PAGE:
Selecting the right 3D Printing material

Written by
Ben Redwood
A quick comparison of all 3D printing materials offered by 3D Hubs.

Introduction

Selecting a material from the wide range of options available in 3D printing can often be a daunting task. The following article provides a quick overview of the main material groups offered on 3D Hubs along with their general characteristics and design feature specifications.

Material groups


Materials overview

Material group Printing method Common materials Cost
General purpose plastic FDM PLA, ABS, PET, Nylon $
High detail resin SLA and DLP Standard, tough & flexible resins $$
SLS Nylon SLS Nylon 12 $$$
Fibre reinforces nylon FDM Nylon with carbon, kevlar or fibreglass $$$
Rigid opaque plastic Polyjet Rigid opaque Vero family $$$$
Rubber-like plastic Polyjet Tango family $$$$
Transparent plastic Polyjet VeroClear (RGD810) $$$$
Simulated Polypropylene Polyjet Rigur (RGD450) & Durus (RGD430) $$$$
Simulated ABS Polyjet RGD515 & RGD535 $$$$
Heat resistant plastic Polyjet RGD525 $$$$
Full color sandstone Binder jetting Sandstone, gypsum $$$
Industrial metals SLM, DMLS & EBM Aluminium, titamium, stainless steel, inconel $$$$$

Feature specifications

Understanding the limitations of each material group allows a designer to make decision that will result in a better quality print. Below are a table of common 3D printed features.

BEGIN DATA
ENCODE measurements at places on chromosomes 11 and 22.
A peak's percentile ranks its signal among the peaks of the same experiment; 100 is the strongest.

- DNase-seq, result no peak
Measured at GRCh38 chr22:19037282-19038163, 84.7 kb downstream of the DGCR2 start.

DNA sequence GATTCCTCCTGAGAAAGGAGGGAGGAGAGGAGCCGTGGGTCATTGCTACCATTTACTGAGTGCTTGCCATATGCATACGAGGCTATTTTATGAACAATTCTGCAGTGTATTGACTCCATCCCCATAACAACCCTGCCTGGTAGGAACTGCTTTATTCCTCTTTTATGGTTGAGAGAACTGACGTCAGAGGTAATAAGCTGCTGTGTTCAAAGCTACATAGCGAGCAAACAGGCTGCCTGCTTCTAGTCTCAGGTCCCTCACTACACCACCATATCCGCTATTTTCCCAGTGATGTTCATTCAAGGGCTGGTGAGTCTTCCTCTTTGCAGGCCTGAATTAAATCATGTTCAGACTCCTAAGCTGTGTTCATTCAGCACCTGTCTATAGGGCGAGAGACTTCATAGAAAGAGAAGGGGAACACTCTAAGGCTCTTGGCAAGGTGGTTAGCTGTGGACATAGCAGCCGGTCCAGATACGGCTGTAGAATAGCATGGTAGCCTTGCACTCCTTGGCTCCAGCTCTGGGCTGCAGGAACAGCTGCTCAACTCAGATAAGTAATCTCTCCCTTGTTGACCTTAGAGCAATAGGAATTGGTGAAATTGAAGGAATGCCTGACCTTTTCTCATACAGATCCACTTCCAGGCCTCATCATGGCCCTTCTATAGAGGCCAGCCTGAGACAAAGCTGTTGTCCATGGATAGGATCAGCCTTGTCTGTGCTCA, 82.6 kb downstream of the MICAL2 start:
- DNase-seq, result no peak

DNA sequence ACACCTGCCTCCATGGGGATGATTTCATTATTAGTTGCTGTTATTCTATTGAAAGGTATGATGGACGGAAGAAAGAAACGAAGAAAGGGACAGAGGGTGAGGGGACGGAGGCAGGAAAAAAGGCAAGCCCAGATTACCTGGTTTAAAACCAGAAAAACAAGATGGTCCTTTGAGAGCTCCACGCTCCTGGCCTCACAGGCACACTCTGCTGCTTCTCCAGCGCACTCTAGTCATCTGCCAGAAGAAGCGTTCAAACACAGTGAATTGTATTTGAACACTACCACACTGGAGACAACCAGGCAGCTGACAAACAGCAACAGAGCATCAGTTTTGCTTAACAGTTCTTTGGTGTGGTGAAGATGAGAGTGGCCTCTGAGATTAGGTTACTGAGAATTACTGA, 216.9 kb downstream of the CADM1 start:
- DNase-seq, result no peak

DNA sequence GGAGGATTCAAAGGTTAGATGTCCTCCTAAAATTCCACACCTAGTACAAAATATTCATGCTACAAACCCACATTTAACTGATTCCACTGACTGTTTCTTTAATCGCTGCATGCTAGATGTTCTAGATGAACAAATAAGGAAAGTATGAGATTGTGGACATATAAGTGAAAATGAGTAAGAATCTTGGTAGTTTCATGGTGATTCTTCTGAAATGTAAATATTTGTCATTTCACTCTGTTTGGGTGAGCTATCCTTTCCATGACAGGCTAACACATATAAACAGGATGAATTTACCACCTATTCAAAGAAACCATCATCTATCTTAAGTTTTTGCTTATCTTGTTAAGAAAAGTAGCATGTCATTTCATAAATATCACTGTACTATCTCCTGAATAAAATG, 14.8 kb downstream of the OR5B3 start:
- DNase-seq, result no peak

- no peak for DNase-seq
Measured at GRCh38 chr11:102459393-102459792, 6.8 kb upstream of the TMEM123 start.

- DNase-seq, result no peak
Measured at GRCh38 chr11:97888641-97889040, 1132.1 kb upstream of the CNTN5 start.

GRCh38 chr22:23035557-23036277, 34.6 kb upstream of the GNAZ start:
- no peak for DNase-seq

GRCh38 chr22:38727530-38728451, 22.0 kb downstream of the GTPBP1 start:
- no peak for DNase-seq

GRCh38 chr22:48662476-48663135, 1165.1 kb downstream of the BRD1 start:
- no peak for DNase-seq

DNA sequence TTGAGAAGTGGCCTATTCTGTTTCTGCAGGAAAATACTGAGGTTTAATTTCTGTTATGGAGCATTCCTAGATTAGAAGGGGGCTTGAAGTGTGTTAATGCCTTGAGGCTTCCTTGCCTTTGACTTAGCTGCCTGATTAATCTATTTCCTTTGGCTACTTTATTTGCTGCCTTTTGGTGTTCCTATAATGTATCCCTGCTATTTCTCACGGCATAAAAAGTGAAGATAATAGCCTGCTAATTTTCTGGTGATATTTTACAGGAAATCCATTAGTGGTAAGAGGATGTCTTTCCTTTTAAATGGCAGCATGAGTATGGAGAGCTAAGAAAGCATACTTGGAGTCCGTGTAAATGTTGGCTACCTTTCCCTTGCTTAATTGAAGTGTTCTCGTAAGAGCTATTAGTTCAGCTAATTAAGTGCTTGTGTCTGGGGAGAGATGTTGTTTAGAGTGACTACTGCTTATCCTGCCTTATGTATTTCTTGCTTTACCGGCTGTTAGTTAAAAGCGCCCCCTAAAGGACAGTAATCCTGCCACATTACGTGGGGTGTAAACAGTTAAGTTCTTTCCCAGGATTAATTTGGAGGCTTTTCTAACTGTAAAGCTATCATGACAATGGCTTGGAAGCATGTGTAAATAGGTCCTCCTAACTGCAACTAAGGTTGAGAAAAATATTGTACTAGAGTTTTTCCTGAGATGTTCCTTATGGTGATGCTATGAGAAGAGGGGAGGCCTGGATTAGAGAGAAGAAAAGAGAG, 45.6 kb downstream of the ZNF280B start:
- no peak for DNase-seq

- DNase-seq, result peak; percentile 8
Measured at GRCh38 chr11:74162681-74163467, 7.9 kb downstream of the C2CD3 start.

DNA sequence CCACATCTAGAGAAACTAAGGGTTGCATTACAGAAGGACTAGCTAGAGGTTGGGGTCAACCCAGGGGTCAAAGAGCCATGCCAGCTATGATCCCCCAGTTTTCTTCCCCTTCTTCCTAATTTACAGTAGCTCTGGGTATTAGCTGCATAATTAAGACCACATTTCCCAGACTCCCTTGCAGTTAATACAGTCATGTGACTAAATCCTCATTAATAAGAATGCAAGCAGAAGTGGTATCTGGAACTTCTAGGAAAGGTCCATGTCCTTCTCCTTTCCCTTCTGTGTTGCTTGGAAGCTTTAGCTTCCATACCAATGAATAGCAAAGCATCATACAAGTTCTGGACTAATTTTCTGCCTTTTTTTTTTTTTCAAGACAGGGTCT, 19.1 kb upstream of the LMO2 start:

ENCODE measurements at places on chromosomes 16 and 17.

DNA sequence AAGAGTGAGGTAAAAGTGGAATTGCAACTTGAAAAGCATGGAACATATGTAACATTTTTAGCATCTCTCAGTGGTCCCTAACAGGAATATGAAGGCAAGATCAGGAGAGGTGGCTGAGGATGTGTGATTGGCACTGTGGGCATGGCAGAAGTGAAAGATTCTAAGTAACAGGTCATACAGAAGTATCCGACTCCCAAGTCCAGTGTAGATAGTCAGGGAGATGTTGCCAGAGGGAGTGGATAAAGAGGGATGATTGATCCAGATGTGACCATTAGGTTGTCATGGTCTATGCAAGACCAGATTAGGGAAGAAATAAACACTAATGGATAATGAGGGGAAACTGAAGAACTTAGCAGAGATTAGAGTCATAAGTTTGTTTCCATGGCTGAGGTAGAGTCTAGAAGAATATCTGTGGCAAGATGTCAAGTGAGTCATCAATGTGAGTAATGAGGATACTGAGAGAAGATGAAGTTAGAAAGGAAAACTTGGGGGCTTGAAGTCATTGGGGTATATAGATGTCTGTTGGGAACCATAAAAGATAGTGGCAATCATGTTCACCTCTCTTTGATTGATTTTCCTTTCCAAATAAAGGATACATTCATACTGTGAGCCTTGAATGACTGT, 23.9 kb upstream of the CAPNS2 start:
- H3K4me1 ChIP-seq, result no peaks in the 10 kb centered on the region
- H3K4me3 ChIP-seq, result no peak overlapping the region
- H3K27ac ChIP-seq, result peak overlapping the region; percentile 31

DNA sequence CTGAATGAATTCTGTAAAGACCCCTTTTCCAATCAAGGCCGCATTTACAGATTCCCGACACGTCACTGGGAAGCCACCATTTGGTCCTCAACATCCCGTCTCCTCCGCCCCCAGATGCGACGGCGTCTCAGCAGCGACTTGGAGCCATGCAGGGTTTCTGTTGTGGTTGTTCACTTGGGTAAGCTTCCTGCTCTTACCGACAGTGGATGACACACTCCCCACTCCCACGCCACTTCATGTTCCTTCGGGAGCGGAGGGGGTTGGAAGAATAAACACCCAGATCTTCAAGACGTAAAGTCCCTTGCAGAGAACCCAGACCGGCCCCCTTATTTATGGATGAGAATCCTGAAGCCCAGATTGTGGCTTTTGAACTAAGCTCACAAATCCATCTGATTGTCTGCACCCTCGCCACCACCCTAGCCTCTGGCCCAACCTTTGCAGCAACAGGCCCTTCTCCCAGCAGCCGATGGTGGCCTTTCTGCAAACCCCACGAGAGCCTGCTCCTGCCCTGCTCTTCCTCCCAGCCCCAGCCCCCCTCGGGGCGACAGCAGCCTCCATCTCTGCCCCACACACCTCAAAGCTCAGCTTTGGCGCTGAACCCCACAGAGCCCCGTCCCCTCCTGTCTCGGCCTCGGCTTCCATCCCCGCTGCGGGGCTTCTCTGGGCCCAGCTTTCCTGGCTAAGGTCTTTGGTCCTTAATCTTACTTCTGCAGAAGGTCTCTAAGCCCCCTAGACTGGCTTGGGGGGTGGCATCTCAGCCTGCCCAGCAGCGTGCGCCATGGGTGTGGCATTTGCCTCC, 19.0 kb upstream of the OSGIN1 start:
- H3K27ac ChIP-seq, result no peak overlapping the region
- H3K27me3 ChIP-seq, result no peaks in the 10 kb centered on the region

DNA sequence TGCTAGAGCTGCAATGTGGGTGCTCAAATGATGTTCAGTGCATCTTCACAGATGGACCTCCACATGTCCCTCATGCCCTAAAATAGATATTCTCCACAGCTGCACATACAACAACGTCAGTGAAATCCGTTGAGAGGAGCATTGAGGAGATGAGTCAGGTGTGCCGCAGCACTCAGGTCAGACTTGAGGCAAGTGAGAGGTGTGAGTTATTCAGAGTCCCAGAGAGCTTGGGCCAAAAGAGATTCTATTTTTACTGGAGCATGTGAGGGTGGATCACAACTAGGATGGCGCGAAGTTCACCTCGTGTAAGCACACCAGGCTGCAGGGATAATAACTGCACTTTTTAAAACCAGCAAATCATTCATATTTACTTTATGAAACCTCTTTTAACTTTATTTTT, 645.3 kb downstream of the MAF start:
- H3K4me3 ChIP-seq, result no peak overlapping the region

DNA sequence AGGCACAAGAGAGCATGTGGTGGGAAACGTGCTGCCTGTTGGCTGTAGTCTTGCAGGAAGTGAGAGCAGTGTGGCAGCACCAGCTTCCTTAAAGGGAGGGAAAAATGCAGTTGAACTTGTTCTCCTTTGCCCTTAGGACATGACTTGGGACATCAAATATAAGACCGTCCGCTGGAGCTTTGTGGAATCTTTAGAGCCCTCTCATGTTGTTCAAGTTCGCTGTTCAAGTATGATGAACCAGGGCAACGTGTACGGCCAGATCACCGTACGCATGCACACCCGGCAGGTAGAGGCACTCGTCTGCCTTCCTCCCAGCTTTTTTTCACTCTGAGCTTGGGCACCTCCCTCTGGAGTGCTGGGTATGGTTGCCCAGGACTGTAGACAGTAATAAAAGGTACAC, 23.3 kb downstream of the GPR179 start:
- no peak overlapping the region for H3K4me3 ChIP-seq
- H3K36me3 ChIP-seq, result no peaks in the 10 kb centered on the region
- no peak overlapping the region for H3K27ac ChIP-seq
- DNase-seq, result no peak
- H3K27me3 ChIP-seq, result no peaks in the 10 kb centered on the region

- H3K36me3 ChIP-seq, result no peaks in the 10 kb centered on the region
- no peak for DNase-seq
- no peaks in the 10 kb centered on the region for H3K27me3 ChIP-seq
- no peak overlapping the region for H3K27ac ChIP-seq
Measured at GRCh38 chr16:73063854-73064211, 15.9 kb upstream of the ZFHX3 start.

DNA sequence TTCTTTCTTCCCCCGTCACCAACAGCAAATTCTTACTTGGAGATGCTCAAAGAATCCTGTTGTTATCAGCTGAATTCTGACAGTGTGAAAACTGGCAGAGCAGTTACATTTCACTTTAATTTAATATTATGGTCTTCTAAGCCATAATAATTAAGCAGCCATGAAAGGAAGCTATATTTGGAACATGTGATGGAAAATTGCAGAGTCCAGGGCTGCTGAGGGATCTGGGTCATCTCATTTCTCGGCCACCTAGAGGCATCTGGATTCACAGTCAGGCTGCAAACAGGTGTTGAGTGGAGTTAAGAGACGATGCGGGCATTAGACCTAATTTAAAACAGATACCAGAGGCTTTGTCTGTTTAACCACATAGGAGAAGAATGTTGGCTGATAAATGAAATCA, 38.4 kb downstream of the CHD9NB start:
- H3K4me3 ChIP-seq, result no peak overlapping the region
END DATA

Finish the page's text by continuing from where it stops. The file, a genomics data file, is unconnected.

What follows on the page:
Feature Description
Wall thickness - The model's wall must be thick enough to support the model.
Supports - With some technologies each layer needs to build off the last. Because of this there are limitations on build angles and generally support is required to build upon. Supports are not inherently detrimental for your design, but they do add complexity to the printing process and lead to less smooth finish on overhanging parts. More information on supports can be found here.
Embossed & engraved detail - Require a minimum depth, height and width to be visible on a print. If putting text on a design, use a bold sans-serif font for readability, such as Arial Bold.
Escape holes - For some methods of printing escape holes are required to allow excess print material to be removed from hollow sections once the print is completed.
Minimum details - Designs require a minimum detail size so that these features are visible on the print.
Minimum feature - A minimum feature thickness is required to ensure that features are not too small and will fail to print.
Moving parts - Adequate clearance is required between moving parts to reduce the likelihood of binding and improve fit.

The table below presents the feature specifications for each material group. All values are in mm.

Material Wall thickness Supports Embossed & engraved details Escape holes Minimum details Minimum feature Moving parts
General purpose plastic 1 - 2 Yes 1 - 2 N/A 0.8 1.2 0.5
High detail resin 0.4 - 0.6 Yes 0.1 - 0.4 1.5 - 3.5 0.2 0.3 - 1 0.5
SLS Nylon 0.8 - 1 No 0.5 2 - 4 0.2 0.8 - 1 0.5
Fibre reinforced nylon 1.6 - 3 Yes Unable to print N/A 0.8 1.6 - 3 0.5
Rigid opaque plastic 1 Water soluble 0.5 N/A 0.2 1 0.4
Rubber-like plastic 1 Water soluble 0.5 N/A 0.2 1 0.4
Transparent plastic 1 Water soluble 0.5 N/A 0.2 1 0.4
Simulated Polypropylene 1 Water soluble 0.5 N/A 0.2 1 0.4
Simulated ABS 1 Water soluble 0.5 N/A 0.2 1 0.4
Heat resistant plastic 1 Water soluble 0.5 N/A 0.2 1 0.4
Full color sandstone 2 - 3 No 0.4 1.5 - 2.5 0.4 2 - 3 0.9
Industrial metals 2 - 3 Yes 1 2 1 1 - 3 N/A

Written by
Ben's picture
Ben Redwood

Mechanical engineer working at 3D Hubs


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